I'm Scared To Actually Start Playing Watch Dogs

I'm Scared To Actually Start Playing Watch Dogs

When you write about video games for a living, you're occasionally faced with the launch of a game so big that even random people you haven't heard from since high school will reach out to ask for your opinion.

For a long time, that game was Grand Theft Auto V. Then for a hot second, it was Flappy Bird. Now — at least as far as the random messages I've been receiving from high school classmates go — it's Watch Dogs, the new cybersecurity-themed open world game from Ubisoft. Since the game was announced two years ago, it's been described by critics and expectant fans as being like Grand Theft Auto, only with smartphones instead of guns.

I'm talking about the game here as if it's still in its pre-release phase because, for me, it sort of is. That's what I've told the many people that have reached out to me since the game came out last week. I haven't started playing Watch Dogs yet. I'm probably not going to for a while, either.

This isn't because of any technical or logistical problem. The blue-edged plastic case for the PlayStation 4 version of Watch Dogs has been sitting on the edge of my TV-side table since the day the game came out. I even took the plastic off one night after getting home from work and hovered over the game for a moment, debating powering up my console and seeing what the its near-future version of Chicago really looks like in practice.

I couldn't bring myself to sliding the disc into my PS4, however. Honestly, I'm scared to.

I'm Scared To Actually Start Playing Watch Dogs

Partly this is just a matter of scheduling. The game industry's largest annual convention takes place next week, so life is pretty busy for everyone at Kotaku, myself included. I had to review Murdered: Soul Suspectsthis week, which ate up 15-plus hours I could have spent playing other, better games instead. And last week I had to move to a new apartment and then travel out of state two days later, which separated me from my consoles temporarily.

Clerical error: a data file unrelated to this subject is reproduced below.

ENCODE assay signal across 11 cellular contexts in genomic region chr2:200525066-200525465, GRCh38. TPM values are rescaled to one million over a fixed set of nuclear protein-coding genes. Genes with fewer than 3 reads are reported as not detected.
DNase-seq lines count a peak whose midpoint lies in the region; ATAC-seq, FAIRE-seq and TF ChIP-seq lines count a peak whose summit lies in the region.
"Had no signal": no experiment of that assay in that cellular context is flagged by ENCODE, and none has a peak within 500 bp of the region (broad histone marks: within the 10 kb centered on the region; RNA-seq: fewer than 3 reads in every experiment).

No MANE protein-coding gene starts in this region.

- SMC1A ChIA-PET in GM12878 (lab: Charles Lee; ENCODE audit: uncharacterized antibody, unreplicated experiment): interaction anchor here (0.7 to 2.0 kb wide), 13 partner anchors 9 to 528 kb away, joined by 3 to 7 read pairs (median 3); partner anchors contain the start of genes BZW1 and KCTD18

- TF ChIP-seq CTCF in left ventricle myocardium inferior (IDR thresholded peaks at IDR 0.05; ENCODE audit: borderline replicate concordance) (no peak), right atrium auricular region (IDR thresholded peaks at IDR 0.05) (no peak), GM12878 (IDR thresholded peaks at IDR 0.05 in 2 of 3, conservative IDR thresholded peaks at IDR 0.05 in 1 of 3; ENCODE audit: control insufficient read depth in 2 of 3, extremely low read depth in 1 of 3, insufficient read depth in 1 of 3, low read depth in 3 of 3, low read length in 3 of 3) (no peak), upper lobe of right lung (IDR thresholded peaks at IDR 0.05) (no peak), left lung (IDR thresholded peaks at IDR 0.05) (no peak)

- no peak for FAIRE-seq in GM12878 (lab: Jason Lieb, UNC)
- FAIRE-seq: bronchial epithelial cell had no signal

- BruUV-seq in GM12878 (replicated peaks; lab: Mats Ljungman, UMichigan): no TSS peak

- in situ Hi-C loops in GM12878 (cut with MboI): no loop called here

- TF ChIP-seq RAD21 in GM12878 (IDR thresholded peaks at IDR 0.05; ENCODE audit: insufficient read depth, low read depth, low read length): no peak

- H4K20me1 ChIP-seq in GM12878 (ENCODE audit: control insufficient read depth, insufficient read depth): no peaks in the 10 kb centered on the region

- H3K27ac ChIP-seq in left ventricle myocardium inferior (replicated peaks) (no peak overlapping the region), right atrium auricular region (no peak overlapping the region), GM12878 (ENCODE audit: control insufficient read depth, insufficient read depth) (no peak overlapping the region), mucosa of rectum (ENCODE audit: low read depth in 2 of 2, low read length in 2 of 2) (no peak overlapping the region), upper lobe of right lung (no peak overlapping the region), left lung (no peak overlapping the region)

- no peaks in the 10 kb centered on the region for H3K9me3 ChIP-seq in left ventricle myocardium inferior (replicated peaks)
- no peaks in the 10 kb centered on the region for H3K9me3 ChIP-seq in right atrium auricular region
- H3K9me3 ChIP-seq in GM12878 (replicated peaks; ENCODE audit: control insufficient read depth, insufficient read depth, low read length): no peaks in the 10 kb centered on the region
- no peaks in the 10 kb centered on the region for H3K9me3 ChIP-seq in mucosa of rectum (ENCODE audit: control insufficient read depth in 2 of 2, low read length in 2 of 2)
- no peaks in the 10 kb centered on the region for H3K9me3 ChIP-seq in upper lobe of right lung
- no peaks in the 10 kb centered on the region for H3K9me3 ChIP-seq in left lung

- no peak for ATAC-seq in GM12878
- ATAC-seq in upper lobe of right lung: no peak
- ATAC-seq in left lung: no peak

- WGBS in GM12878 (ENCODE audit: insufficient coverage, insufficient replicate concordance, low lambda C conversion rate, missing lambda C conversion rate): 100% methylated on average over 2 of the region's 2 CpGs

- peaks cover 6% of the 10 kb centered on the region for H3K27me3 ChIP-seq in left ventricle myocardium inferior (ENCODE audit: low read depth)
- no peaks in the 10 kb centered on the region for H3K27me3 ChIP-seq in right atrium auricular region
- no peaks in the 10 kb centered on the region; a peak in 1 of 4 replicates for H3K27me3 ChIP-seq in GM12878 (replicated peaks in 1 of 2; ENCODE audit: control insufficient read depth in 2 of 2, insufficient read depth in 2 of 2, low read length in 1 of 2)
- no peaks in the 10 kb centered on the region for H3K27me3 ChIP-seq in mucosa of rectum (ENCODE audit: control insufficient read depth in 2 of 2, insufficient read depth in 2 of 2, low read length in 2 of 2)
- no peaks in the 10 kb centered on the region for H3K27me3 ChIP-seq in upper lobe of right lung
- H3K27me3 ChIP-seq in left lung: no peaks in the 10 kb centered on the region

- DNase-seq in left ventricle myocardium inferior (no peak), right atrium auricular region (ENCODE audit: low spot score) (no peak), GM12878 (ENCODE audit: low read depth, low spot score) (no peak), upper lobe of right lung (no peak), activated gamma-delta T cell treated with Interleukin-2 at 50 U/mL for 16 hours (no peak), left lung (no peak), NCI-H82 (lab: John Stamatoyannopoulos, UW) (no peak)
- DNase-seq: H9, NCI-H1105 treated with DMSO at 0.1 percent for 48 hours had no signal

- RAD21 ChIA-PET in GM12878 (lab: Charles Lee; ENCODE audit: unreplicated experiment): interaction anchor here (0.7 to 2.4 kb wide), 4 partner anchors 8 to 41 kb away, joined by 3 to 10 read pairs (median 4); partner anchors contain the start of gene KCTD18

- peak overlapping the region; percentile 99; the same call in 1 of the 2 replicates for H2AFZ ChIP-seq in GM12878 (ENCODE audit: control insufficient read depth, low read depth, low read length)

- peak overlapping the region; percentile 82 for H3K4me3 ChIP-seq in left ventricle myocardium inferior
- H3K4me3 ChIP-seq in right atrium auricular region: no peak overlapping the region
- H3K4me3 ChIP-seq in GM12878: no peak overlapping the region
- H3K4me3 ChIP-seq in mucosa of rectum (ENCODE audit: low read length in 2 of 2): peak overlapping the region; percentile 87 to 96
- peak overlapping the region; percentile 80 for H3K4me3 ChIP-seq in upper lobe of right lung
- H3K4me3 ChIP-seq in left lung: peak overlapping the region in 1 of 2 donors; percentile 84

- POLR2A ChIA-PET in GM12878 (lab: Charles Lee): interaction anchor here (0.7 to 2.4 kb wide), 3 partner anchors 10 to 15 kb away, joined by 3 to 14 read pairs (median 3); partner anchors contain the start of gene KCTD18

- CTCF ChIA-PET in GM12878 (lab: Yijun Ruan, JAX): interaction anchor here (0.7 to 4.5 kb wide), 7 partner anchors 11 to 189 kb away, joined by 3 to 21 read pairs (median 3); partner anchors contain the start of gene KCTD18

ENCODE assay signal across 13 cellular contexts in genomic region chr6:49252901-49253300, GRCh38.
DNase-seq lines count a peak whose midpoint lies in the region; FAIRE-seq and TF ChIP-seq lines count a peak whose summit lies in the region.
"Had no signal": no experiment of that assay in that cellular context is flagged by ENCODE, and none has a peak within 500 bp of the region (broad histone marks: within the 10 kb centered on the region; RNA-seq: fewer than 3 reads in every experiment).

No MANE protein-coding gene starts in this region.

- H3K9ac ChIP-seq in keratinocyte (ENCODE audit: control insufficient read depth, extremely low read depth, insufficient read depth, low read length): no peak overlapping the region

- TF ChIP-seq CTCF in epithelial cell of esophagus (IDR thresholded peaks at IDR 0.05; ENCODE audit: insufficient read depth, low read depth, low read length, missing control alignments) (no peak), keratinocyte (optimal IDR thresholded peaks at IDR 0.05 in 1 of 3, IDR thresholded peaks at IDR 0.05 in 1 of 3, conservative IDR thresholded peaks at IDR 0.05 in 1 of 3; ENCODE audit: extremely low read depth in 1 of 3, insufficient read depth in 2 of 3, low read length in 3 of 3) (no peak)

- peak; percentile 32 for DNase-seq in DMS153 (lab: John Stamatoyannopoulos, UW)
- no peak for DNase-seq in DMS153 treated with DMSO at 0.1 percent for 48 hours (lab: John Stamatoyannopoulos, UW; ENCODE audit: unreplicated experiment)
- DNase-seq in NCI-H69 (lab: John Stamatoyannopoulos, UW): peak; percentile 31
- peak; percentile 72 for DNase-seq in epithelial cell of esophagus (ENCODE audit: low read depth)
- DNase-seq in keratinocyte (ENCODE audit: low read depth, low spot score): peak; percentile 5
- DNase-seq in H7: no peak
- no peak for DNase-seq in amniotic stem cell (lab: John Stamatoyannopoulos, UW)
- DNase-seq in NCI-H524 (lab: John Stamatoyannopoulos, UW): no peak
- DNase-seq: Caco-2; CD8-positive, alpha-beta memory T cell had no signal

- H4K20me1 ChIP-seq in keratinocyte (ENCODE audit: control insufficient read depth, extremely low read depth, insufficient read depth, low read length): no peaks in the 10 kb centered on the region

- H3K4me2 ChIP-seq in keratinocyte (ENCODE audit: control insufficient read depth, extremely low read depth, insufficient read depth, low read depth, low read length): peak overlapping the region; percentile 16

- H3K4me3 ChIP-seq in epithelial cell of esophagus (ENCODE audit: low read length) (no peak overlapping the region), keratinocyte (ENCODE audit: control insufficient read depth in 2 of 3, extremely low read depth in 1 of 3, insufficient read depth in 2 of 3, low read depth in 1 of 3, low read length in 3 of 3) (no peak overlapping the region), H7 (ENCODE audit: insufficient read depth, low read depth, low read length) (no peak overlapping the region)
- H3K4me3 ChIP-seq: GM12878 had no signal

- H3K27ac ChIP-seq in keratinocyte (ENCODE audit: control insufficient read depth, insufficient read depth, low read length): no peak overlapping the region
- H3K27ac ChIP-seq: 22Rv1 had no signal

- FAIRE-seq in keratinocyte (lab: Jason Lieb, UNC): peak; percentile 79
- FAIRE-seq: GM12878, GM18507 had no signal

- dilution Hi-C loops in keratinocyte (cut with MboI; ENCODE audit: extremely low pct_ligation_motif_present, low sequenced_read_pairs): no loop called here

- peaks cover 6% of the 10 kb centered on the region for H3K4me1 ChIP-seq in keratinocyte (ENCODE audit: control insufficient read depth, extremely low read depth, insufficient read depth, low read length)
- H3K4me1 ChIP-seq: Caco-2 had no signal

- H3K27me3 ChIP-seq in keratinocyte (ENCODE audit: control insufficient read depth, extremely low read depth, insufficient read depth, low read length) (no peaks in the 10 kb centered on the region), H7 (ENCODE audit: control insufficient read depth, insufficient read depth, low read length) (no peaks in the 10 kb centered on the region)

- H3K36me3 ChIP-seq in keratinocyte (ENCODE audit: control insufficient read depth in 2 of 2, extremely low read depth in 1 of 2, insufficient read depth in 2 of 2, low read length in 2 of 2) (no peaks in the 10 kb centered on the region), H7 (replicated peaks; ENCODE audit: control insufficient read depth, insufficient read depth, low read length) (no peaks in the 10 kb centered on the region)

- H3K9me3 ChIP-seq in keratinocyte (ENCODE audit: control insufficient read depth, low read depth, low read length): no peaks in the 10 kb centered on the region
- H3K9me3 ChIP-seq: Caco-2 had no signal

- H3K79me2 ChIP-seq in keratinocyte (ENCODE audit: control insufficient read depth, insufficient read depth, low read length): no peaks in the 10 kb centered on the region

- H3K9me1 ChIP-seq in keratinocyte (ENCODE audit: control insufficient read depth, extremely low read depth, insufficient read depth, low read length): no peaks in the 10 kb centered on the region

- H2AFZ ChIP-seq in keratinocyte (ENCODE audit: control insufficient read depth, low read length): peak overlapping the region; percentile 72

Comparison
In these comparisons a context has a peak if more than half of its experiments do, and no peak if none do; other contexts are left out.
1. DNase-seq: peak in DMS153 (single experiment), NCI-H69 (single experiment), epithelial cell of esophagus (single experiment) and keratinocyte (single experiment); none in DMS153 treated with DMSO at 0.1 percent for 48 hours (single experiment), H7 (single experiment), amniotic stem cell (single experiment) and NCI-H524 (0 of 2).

There are also a lot of really good games coming out that demand my attention. I mean, a lot. Mario Kart 8 finally arrived last week, and I'm thrilled to finally start playing the game with more of my far-flung gaming friends. I didn't expect it to, but Wolfenstein: The New Order has seized me in a profound way. Child of Light, another recent Ubisoft game that received high marks, is glaring at me from the top of my mountainous pile of shame. And I still want to replay Transistoranother four or five times when I have the chance.

All these other games offer far more tightly framed, succinct experiences than Watch Dogs. That can be good or bad depending on how you look at it, but open world games have always been an incredible time sink for me. Shortly after picking up Skyrim back in 2011, I remember opening up my Steam account and seeing that I'd already spent 50 hours in that game.

50 hours! That's more than two days of my life I knew I was never going to get back. All that time, and I'd barely completed the first step in the game's main story-driven quest. That part only took me an hour or two. I honestly have no idea what I was doing for the other 48 other than wandering around and admiring the game's gorgeous scenery.

I'm Scared To Actually Start Playing Watch Dogs

Open world games are overwhelming for me, in other words. That's part of what makes them exciting. But as all the visual and mechanical parts of games become increasingly impressive and life-like, the first step into a virtual world brimming with life becomes more intimidating in turn. When I first got Grand Theft Auto V last year, I spent the majority of my first night with the game just driving through the city of Los Santos, gawking at how intricate everything in its world felt.

Delving into an open world game isn't a simple matter of making a purchase and completing a story in 12 hours or so. It's a contract I form with a game, a pledge I make to dedicate the next few months of my life to living with one foot inside a virtual world. The next few months at the very least — I'm still playing Grand Theft Auto V, and I haven't even finished the main storyline yet.